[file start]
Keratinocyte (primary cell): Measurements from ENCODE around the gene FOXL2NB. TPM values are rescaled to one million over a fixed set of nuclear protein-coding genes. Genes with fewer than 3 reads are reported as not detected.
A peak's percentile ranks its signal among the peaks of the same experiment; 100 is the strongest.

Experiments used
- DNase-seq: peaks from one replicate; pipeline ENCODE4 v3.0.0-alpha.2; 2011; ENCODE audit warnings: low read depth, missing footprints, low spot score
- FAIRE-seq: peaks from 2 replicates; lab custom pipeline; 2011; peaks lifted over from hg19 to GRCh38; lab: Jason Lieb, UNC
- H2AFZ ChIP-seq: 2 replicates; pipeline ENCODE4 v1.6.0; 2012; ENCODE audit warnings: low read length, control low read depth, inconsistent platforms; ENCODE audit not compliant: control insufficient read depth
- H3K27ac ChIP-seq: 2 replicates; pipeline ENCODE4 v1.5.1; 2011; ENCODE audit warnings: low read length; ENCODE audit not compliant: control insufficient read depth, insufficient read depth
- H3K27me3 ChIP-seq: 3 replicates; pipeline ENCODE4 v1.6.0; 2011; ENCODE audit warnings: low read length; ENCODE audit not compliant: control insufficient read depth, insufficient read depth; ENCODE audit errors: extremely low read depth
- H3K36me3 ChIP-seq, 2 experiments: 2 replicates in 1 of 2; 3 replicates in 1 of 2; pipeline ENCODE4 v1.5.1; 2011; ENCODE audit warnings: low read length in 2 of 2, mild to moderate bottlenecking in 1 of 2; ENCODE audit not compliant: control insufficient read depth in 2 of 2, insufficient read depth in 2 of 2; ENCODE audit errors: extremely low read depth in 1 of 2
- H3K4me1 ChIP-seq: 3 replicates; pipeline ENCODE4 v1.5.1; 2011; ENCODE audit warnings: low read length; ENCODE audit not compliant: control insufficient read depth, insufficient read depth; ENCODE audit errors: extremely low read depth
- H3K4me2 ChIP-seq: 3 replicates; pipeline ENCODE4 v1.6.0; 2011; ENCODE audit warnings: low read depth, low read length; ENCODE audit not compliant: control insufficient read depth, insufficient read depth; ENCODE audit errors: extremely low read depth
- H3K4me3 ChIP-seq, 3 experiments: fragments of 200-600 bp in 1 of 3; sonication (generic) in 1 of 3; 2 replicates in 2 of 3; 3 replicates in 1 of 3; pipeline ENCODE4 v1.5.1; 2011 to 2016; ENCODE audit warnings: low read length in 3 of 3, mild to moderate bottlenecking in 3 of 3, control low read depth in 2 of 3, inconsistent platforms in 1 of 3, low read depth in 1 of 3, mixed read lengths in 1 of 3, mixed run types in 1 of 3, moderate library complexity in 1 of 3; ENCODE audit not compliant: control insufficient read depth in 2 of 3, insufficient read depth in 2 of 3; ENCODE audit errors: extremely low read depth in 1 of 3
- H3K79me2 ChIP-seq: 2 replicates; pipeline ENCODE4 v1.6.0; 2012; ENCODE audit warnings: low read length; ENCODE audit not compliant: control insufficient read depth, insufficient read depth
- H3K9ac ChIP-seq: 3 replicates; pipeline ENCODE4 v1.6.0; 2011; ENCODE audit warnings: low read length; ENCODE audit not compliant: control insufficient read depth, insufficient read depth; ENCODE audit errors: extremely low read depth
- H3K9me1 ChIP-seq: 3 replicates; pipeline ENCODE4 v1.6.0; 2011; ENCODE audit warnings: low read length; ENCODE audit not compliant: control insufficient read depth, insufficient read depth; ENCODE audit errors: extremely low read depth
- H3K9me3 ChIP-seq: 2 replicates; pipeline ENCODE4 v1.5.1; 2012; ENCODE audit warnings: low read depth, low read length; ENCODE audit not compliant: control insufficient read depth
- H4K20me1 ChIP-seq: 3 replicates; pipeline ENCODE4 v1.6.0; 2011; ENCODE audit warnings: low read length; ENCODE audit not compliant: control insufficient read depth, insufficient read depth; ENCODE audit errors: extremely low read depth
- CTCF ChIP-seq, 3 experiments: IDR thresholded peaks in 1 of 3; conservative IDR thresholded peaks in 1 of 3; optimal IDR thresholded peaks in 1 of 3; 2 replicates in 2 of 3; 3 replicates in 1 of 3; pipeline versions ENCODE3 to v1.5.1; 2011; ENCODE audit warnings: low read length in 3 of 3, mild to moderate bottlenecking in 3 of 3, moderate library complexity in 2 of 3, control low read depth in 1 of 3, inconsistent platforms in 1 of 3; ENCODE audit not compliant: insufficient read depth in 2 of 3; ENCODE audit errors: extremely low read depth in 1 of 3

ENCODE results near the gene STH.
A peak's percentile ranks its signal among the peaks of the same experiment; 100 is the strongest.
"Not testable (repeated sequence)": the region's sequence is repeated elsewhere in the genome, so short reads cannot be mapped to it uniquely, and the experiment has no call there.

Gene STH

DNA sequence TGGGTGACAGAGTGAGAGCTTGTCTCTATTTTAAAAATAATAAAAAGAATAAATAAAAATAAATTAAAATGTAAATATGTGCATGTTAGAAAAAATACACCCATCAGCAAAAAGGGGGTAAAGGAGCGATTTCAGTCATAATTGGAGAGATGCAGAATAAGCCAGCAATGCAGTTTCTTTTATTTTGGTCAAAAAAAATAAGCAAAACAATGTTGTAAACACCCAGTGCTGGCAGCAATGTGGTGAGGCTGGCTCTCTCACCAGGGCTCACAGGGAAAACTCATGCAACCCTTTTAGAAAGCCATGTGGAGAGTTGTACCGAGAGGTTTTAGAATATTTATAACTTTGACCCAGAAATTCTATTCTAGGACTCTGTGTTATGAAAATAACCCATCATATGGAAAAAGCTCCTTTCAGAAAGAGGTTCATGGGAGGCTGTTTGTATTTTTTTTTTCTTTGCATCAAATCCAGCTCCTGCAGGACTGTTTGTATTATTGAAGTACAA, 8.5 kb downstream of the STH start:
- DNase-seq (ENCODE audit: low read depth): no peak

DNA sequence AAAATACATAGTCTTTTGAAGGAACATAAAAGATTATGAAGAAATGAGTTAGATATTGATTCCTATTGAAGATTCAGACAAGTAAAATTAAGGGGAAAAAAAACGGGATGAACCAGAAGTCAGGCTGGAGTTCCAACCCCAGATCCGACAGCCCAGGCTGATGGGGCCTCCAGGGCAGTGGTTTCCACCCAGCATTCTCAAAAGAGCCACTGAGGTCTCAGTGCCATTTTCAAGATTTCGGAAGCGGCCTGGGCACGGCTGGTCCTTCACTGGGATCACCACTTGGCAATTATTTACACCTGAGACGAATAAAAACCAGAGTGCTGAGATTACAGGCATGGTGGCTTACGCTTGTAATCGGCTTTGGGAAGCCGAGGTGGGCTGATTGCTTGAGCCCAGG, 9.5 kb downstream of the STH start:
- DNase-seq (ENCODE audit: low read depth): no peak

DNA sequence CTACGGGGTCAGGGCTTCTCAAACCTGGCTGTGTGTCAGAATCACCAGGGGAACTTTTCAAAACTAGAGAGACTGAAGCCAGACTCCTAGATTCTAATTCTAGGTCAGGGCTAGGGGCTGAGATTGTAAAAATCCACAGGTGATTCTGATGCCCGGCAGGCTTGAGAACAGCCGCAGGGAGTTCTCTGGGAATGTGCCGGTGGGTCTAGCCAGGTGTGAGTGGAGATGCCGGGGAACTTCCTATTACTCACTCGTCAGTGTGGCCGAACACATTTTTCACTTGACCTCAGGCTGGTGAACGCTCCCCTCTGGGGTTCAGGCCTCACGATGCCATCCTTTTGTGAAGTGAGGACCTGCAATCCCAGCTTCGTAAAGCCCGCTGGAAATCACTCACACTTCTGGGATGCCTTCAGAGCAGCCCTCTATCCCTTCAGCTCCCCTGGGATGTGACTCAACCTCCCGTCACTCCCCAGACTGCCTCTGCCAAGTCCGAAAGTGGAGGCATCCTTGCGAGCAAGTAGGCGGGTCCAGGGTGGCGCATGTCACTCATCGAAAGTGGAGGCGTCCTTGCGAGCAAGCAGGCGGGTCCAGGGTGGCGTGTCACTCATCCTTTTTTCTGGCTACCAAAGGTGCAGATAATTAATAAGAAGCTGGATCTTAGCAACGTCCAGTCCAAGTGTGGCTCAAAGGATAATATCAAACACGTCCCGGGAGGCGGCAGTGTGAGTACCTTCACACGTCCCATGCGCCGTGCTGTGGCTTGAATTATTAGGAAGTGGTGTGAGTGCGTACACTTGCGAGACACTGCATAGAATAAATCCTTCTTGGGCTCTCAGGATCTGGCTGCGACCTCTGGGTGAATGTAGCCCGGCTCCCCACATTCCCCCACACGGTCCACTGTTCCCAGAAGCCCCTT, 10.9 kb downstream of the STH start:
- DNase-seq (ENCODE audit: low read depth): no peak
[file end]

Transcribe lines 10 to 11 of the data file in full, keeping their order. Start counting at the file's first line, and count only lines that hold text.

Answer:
- H3K4me1 ChIP-seq: 3 replicates; pipeline ENCODE4 v1.5.1; 2011; ENCODE audit warnings: low read length; ENCODE audit not compliant: control insufficient read depth, insufficient read depth; ENCODE audit errors: extremely low read depth
- H3K4me2 ChIP-seq: 3 replicates; pipeline ENCODE4 v1.6.0; 2011; ENCODE audit warnings: low read depth, low read length; ENCODE audit not compliant: control insufficient read depth, insufficient read depth; ENCODE audit errors: extremely low read depth